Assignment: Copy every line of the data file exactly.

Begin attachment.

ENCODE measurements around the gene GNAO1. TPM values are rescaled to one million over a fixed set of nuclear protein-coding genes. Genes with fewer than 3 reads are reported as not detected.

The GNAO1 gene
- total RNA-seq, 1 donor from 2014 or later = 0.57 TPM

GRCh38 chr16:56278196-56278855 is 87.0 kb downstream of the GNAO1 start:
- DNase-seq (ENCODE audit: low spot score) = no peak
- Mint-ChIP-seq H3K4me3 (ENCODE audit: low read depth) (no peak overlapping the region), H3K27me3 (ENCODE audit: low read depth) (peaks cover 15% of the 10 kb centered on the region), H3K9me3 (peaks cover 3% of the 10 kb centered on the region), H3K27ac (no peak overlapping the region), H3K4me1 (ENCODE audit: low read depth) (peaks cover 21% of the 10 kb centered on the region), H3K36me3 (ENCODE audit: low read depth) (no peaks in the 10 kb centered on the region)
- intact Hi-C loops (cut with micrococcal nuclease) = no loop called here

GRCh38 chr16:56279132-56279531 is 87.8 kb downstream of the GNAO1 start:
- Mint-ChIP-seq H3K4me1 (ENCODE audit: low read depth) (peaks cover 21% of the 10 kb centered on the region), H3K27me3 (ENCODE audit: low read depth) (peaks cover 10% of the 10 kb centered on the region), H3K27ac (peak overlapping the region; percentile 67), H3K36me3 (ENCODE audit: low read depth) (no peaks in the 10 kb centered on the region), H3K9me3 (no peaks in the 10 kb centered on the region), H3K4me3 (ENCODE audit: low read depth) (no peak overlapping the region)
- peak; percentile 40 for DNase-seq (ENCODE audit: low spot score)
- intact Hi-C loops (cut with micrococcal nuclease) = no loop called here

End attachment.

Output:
ENCODE measurements around the gene GNAO1. TPM values are rescaled to one million over a fixed set of nuclear protein-coding genes. Genes with fewer than 3 reads are reported as not detected.

The GNAO1 gene
- total RNA-seq, 1 donor from 2014 or later = 0.57 TPM

GRCh38 chr16:56278196-56278855 is 87.0 kb downstream of the GNAO1 start:
- DNase-seq (ENCODE audit: low spot score) = no peak
- Mint-ChIP-seq H3K4me3 (ENCODE audit: low read depth) (no peak overlapping the region), H3K27me3 (ENCODE audit: low read depth) (peaks cover 15% of the 10 kb centered on the region), H3K9me3 (peaks cover 3% of the 10 kb centered on the region), H3K27ac (no peak overlapping the region), H3K4me1 (ENCODE audit: low read depth) (peaks cover 21% of the 10 kb centered on the region), H3K36me3 (ENCODE audit: low read depth) (no peaks in the 10 kb centered on the region)
- intact Hi-C loops (cut with micrococcal nuclease) = no loop called here

GRCh38 chr16:56279132-56279531 is 87.8 kb downstream of the GNAO1 start:
- Mint-ChIP-seq H3K4me1 (ENCODE audit: low read depth) (peaks cover 21% of the 10 kb centered on the region), H3K27me3 (ENCODE audit: low read depth) (peaks cover 10% of the 10 kb centered on the region), H3K27ac (peak overlapping the region; percentile 67), H3K36me3 (ENCODE audit: low read depth) (no peaks in the 10 kb centered on the region), H3K9me3 (no peaks in the 10 kb centered on the region), H3K4me3 (ENCODE audit: low read depth) (no peak overlapping the region)
- peak; percentile 40 for DNase-seq (ENCODE audit: low spot score)
- intact Hi-C loops (cut with micrococcal nuclease) = no loop called here